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11 Idioms That Every Soccer Fan Should Know

From Nutmegs to Sitters, The18 brings you a fool-proof guide the idioms of the British soccer announcer.

If you’re one of the million or so people who tune into NBC Sports early each weekend to catch the latest Premier League action, you really don’t know how good you have it. Not only do you get to watch infinitely more live EPL football than is available on British television, you’re also blessed with the dulcet tones of some of English football’s most faded stars: the voices of Graeme Le Saux, David Pleat, Robbie Earle and, if you’re especially lucky, Trevor Francis haven’t been heard on UK TV sets since Tony Blair was a President’s Poodle. 

But there are issues with using washed-up British ex-pros to commentate - sorry, announce -  here in the US. Britain and America are, after all, two nations divided by a common language: just this morning your intrepid reporter asked for a glass of tap water in a suburban Chicago Starbucks and was handed two-dozen paper towels (though, in my defence, the barista looked decidedly stoned). Presenting an American audience with the lexicographical peculiarities of Pleat, Francis et al without subtitles is, therefore, downright irresponsible.

If you had trouble reading that last sentence, you probably need this list. So, The18 has compiled a handy guide of football idioms common to the game in general and British commentators in particular. Don’t turn on your television sets without it.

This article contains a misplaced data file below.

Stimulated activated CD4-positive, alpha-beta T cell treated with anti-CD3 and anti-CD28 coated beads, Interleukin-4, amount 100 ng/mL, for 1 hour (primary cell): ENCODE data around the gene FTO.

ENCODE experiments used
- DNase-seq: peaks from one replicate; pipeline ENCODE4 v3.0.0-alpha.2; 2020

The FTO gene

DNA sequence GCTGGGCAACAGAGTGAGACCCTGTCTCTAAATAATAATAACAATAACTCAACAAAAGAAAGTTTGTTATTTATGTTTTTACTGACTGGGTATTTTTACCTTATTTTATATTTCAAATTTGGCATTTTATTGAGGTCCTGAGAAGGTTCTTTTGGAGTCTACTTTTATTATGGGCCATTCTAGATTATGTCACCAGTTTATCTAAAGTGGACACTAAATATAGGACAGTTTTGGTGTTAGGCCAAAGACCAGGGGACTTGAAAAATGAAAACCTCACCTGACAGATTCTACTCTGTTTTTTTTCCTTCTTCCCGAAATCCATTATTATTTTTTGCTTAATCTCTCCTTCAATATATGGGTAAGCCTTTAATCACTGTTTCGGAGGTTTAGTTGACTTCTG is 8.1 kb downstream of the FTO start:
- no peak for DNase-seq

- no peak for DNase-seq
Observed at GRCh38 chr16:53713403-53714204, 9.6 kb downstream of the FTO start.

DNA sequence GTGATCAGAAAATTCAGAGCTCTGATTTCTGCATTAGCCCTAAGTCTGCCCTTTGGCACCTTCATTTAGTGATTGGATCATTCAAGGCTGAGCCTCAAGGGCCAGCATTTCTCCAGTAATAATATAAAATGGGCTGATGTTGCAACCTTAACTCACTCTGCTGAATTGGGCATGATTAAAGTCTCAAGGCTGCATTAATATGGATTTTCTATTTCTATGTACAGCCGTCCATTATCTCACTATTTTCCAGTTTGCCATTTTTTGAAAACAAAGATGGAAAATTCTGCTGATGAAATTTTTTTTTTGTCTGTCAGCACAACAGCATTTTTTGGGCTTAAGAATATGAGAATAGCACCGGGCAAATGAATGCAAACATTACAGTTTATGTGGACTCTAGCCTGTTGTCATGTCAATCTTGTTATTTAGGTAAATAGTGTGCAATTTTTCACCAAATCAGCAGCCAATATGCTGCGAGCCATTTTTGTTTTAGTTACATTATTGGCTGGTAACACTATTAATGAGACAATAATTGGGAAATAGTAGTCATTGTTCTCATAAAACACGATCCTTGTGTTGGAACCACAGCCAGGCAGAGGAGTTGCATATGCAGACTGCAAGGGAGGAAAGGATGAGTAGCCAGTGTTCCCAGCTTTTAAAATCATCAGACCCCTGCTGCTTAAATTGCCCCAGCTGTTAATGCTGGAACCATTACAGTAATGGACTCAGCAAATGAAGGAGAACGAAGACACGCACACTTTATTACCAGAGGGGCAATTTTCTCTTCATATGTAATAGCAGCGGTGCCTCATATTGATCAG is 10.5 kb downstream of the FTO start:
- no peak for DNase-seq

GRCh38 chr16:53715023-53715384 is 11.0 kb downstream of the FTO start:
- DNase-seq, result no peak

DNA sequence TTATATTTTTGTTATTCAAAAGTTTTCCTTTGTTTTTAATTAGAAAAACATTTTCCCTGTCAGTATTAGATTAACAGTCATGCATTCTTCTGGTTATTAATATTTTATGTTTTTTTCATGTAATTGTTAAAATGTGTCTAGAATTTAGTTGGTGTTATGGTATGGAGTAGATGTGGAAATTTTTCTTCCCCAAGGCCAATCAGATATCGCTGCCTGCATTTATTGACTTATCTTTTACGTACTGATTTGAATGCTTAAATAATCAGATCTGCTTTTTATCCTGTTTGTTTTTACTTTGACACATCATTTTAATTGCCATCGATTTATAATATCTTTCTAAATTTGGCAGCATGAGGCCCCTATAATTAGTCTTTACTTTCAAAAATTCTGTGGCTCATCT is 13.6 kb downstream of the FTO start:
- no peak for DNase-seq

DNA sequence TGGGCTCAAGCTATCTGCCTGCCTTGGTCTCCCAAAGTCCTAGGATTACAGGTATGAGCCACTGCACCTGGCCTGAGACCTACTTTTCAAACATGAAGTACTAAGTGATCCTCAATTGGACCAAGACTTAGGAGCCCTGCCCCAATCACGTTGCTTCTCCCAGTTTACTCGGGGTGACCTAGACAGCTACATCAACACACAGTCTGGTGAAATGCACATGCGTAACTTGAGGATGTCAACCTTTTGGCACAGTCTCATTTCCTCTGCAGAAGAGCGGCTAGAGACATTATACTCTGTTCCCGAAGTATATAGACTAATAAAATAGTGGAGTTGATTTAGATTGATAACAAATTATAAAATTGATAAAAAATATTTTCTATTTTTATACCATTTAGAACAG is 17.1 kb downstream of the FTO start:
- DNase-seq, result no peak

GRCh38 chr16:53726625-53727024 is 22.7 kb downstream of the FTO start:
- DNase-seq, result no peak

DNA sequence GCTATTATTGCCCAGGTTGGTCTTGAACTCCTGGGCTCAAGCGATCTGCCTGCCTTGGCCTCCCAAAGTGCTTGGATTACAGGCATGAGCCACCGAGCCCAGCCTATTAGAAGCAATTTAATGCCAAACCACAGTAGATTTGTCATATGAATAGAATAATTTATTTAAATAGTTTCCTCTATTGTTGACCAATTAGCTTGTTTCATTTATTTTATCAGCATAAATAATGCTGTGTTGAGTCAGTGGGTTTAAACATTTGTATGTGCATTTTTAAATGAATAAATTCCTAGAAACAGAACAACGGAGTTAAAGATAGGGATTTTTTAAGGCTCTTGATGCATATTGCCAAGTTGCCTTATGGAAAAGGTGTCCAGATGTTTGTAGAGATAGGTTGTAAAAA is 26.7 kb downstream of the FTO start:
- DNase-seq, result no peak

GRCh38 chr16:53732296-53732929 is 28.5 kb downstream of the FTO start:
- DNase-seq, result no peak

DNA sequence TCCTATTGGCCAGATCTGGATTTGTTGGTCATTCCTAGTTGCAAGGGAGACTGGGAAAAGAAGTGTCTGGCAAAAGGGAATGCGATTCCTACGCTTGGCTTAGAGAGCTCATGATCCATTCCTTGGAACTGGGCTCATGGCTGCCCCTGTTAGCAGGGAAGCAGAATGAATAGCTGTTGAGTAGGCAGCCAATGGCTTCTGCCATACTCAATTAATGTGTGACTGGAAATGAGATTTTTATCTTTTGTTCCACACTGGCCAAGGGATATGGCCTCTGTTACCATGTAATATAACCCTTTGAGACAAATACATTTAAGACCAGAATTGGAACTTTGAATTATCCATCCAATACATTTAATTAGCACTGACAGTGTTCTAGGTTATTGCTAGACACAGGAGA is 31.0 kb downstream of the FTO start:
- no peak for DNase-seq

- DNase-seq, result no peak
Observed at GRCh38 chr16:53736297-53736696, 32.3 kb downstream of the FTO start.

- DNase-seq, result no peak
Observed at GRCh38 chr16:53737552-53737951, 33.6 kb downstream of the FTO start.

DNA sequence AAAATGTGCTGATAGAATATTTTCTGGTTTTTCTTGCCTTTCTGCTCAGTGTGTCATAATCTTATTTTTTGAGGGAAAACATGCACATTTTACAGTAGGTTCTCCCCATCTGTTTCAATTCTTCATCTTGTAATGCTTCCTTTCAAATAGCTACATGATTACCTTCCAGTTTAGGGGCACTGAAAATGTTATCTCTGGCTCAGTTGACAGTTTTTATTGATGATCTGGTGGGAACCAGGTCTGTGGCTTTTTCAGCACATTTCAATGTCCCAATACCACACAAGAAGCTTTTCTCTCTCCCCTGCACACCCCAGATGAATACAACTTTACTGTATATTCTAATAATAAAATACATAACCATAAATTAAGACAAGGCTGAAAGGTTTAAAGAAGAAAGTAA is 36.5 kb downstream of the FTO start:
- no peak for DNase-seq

“Agricultural Challenge”: An especially robust and usually illegal tackle that will often see the opponent’s legs scythed from underneath them, but may also include other body parts as deemed necessary. Lacking the finesse and judgement of its more urbane cousin, the “well-timed tackle”, past masters include Roy Keane and Ben Thatcher.

“Brace”: Not a medical instrument required following an Agricultural Challenge, but the term used whenever a player scores two goals in a single game.

“Caps”: Awarded to a player each time he represents his country in an international fixture. “David Beckham has 115 caps” means he has played for England 115 times, not that he has a vast and glittering array of fedoras, though we dare the two aren’t mutually exclusive in his case. 

“Nutmeg”: Humiliating your opponent by tapping the ball through their open legs, as expertly demonstrated here by Juan Mata.  

“50:50 Tackle”: A challenge in which two players commit to hitting each other as hard as possible. A ball is only vaguely involved in the equation.

“False Nine”: When a team plays without a recognised striker, or a striker who drops deeper than the advanced position typically taken up. Used very effectively by both Barcelona and Spain to batter the holy shit out of world football for the best part of six years. Only works if you have genuinely talented attacking midfielders to exploit the space created.

"Sitter": An opportunity to score so breathtakingly straightforward that it's actually harder to miss, though typically only used when said opportunity is squandered, as with the below:

“Hospital Ball”: An ill-judged pass that invariably leads to the aforementioned Agricultural Challenge or 50:50 Tackle. Said pass will typically be under-hit, leaving the recipient in the firing line for a traction-inducing crunch.

“Sweeper”: Not to be confused with the Caretaker Manager, the Sweeper is a defensive position, sitting just behind a back four. The sweeper's role is to tidy up any attack which breaks through the defensive line, but with the freedom to step into midfield and start attacks. Especially popular in the 1960s, 70s and 80s, the position is now largely defunct. Goalkeepers, most notably Manuel Neuer, have since evolved into modern-day sweepers, with often comical effect.

“Schoolboy Defending”: A display of defensive ineptitude more commonly seen on a kindergarten’s playing fields thatn a professional pitch. See: FC, Arsenal.

"More Curves Than Jessica Rabbit… On Steroids”: Sorry, no idea. Ask Ray Hudson.

You can follow Robert Gordon on Twitter.

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